Where most people saw decline, however, ruin pub operators saw opportunity. Szimpla was the first to open. It started as an indoor cafe in 2001. The following year, its owners scouted out a second location in the Jewish quarter, a decision motivated, in part, by the lure of cheap rent. The new building at 25 Király Utca had an open-air courtyard, allowing Szimpla to operate as an indoor/outdoor venue. It was outfitted with a bar, mismatched decor and a random assortment of second-hand furniture and, just like that, Budapest’s first ruin pub was born. Bars modeled after Szimpla soon began to appear in the narrow alleys and passageways of the Jewish quarter.

One of the most distinctive features of the romkocsma is that the buildings they inhabit often look like they should be condemned. Rather than trying to cover up the decay that surrounds them, ruin pubs spotlight it, celebrate it even. As they’ve taken on a higher profile, however, they have inadvertently become agents of gentrification, pulling people into formerly run-down areas of the city and attracting the attention of real estate developers.

Between 2002 and 2006, developers started tearing down buildings en masse. In their place, upscale apartment complexes and trendy restaurants and boutiques were hastily constructed. These threatened to re-make the neighborhood into a place where ruin pubs could no longer credibly exist.

"In the early 2000s, there was a clear antagonism between the developers and the ruin pubs," says Alexandra Kowalski, a resident of the Jewish quarter and assistant professor at the Central European University who recently completed a study of historic preservation in the area. "Ruin pubs were gaining traction as meeting places and a sort of hallmark of the neighborhood, while the developers were planning to build towers and tall buildings and completely change the look of the area."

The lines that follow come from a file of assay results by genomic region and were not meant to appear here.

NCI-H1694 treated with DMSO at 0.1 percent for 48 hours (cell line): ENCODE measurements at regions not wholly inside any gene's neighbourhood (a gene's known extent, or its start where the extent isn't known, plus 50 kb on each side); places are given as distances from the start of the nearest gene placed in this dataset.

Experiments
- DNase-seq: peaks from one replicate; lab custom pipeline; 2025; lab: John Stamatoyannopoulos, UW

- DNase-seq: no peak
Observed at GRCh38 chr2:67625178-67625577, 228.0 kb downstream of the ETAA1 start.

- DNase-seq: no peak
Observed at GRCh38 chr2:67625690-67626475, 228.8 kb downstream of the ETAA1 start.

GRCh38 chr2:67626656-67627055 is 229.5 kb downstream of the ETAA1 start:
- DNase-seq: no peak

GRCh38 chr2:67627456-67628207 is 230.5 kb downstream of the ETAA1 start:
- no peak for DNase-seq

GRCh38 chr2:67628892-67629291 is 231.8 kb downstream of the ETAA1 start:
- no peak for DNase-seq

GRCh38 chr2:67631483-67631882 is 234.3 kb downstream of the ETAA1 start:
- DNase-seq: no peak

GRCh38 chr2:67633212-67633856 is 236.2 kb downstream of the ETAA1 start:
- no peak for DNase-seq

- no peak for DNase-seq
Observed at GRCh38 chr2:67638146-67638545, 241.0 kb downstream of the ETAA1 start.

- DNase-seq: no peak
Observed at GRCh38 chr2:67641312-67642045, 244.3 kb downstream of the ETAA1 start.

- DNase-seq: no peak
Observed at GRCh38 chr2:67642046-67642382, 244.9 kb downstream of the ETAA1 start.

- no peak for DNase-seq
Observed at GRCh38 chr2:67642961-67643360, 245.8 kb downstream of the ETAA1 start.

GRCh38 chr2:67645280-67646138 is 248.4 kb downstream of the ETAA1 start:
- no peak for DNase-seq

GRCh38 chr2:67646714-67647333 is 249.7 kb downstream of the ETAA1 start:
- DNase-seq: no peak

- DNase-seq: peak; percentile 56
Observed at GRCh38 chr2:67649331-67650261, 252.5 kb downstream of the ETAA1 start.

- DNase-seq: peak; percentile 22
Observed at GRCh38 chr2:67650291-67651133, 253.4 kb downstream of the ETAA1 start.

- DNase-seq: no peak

Szimpla in the Budapest Jewish Quarter. Images courtesy of Nóra Mészöly

In 2004, a civic organization calling itself "ÓVÁS!" (Hungarian for "protest") formed in opposition to the string of demolitions. Ruin pub owners sided with preservationists early on. "They want this kind of bohemian scene to stay," says Kowalski. But ruin pubs never set out to "save" the Jewish quarter or its buildings. "We didn’t save the historical building on purpose," says Titusz Badonics, a technician who works at Instant, a ruin pub that opened in 2008 in the city’s sixth district. "We just use it to do something which looks great in these kind of buildings. We make something until it’s gone."

Construction has slowed considerably in the past few years due to the efforts of preservationists and an economic downturn in Hungary. "The construction industry is stuck and degrading," Badonics says. "There are no big investments in the city." But though it’s lost momentum, gentrification in the Jewish quarter marches on. A survey conducted in 2010 shows that starting in 2001, highly educated individuals began moving into the neighborhood at a steadily increasing rate.